In terms of the levels of nutrients provided, rolled and steel-cut oats are quite similar. As you see in the table below, perhaps the largest variance is in the caloric value, selenium and vitamin E levels. While steel-cut oats seem to provide marginally higher levels of some nutrients, rolled oats provide more of others.  However this should be taken with a grain of sodium (pardon the pun), as these values obtained from FSANZ’s Australian Food Composition Database are not necessarily representative of all oat products and testing procedures within different labs. In fact, while this hasn’t been found in this particular data set, it has been suggested that steel-cut oats may be higher in fibre.

100g steel cut oats100g rolled oats
Energy1575kJ/ 376 calories1889kJ/ 451 calories
Protein11.7g12.4g
Fat9.8g9.5g
Monounsaturated fat4.32g4.19g
Polyunsaturated fat3.2g3.1g
Fibre8.6g9.5g
Calcium37mg40mg
Iodine74 ug74 ug
Magnesium117 mg104 mg
Phosphorous305 mg310 mg
Potassium310 mg310 mg
Selenium17 ug6.5 ug
Sodium4 mg3mg
Zinc2.3 mg2.35mg
Thiamin (B1)0.31 mg0.39 mg
Riboflavin (B2)0.01 mg0.005 mg
Niacin derived equivalents 3.75 mg3.96 mg
Folate17 ug17 ug
Vitamin E0.48 mg0.23 mg
Nutrition Information: Steel-Cut versus Rolled Oats

It has also been suggested that steel-cut oats may have a lower glycaemic index- i.e. they increase blood glucose levels more gradually. However, the one systematic review I was able to find showed that both steel-cut and rolled oats made into porridge had similar, low-to-medium glycaemic responses. This may suggest the size of the oat fragments is the most significant effect of processing on GI, rather than the processing methods themselves. Of course, there being only two samples of steel cut oats analysed, it would be worth adding more to this list to increase the accuracy of data.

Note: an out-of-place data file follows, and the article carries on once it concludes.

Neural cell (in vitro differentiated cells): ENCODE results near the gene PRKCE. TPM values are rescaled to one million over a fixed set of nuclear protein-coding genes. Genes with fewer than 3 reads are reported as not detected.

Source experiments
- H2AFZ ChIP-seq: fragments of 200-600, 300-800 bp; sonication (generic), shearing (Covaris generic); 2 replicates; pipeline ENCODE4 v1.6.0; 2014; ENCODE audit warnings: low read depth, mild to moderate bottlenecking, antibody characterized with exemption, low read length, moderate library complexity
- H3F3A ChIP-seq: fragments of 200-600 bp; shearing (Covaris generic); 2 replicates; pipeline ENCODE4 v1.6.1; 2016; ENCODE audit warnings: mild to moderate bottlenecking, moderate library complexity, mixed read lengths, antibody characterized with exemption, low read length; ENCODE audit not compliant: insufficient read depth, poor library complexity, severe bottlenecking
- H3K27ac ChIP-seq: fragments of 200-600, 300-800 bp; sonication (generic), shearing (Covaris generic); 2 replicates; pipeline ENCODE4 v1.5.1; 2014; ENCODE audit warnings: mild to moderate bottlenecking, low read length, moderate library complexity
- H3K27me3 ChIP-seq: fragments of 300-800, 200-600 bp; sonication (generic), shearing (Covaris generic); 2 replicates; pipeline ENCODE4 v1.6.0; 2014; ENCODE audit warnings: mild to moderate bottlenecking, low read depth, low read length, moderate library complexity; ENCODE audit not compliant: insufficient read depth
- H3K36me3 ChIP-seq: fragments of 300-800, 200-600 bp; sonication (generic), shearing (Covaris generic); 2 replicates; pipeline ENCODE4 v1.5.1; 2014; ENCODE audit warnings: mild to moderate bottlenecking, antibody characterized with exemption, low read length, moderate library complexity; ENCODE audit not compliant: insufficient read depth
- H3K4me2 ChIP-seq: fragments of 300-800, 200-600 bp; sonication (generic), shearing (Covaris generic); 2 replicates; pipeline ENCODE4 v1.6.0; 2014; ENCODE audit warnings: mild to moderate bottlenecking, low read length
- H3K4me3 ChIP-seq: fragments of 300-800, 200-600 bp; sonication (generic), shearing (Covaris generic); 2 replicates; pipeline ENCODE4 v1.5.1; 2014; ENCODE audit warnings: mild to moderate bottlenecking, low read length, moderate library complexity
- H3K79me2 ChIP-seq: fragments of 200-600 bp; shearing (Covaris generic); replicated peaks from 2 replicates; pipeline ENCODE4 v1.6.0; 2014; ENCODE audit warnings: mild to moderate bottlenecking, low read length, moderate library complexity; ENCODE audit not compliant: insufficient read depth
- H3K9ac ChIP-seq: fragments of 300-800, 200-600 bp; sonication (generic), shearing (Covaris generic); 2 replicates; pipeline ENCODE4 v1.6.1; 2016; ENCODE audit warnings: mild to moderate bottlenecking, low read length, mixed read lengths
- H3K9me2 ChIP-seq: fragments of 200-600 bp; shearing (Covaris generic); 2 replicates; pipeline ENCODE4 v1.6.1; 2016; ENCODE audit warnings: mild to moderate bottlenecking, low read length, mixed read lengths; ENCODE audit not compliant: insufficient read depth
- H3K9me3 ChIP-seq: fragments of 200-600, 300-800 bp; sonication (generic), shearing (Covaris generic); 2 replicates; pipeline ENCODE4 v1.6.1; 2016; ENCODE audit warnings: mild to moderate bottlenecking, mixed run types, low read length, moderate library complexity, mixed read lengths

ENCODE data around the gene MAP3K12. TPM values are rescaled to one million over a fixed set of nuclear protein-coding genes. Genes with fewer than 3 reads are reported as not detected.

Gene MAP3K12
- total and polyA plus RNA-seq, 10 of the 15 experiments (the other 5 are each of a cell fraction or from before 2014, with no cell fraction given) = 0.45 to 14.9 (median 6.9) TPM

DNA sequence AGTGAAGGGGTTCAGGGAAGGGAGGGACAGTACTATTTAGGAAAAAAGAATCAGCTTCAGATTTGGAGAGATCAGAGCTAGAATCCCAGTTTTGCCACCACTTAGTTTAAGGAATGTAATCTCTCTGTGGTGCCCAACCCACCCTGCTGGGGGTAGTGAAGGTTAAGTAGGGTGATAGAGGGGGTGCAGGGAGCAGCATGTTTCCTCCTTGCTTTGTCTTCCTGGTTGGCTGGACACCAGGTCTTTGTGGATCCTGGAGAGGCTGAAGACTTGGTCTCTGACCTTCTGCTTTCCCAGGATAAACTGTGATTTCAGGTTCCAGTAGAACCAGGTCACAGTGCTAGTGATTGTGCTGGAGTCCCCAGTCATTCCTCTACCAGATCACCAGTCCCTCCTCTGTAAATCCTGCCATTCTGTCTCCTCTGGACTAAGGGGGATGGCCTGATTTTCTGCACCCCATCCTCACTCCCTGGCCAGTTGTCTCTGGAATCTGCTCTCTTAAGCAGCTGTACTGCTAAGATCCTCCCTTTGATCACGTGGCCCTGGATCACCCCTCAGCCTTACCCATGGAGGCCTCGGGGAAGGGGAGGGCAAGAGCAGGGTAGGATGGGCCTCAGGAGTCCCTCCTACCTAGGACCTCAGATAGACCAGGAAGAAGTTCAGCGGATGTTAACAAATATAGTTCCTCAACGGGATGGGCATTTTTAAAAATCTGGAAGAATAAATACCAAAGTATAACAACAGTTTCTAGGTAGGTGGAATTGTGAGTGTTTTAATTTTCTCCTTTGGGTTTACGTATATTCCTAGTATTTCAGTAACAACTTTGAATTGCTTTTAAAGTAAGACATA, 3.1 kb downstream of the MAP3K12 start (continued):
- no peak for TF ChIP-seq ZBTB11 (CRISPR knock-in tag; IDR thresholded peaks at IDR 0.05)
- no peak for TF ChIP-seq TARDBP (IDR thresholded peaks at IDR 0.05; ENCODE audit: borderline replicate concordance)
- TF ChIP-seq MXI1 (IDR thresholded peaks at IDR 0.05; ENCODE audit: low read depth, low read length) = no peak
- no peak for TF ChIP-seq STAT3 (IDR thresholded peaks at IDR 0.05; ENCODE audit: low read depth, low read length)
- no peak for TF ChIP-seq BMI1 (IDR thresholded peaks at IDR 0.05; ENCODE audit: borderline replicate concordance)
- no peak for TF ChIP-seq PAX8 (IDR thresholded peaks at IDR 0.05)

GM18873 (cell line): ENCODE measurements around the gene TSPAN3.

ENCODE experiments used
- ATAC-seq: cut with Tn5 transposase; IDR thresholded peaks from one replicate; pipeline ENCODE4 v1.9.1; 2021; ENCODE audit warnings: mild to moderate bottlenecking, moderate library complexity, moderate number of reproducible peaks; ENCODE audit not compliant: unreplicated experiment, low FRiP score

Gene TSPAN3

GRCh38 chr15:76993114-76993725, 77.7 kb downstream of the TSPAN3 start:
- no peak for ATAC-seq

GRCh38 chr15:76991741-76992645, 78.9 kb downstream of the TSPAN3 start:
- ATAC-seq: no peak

However, as expected they definitely outperformed quick-cooking and instant oats. 

Steel-Cut Oats: The Verdict

Nutritionally speaking, it appears there is little difference in the nutritional value of steam-cut and rolled oats. We may obtain additional data from more thorough studies in future that suggest otherwise. In the meantime, though, it may come down to personal preference- either variety will do you good, beyond the benefits provided by highly-processed quick oats. 

How do you take your oats for a satisfying, sustaining meal?

References

Connolly, M.L., Tuohy, K.M., and Lovegrove, J.A. (2012) Wholegrain oat-based cereals have prebiotic potential and low glycaemic index. Br J Nutr. 108(12):2198-206. doi: 10.1017/S0007114512000281. 

Decker, E., Rose, D., & Stewart, D. (2014). Processing of oats and the impact of processing operations on nutrition and health benefits. British Journal of Nutrition, 112(S2), S58-S64. doi:10.1017/S000711451400227X

Food Standards Australia New Zealand (FSANZ) (2019, January). Australian Food Composition Database. Accessed at: https://www.foodstandards.gov.au/science/monitoringnutrients

Tosh, S., & Chu, Y. (2015). Systematic review of the effect of processing of whole-grain oat cereals on glycaemic response. British Journal of Nutrition, 114(8), 1256-1262. doi:10.1017/S0007114515002895

Leave a Reply

Your email address will not be published. Required fields are marked *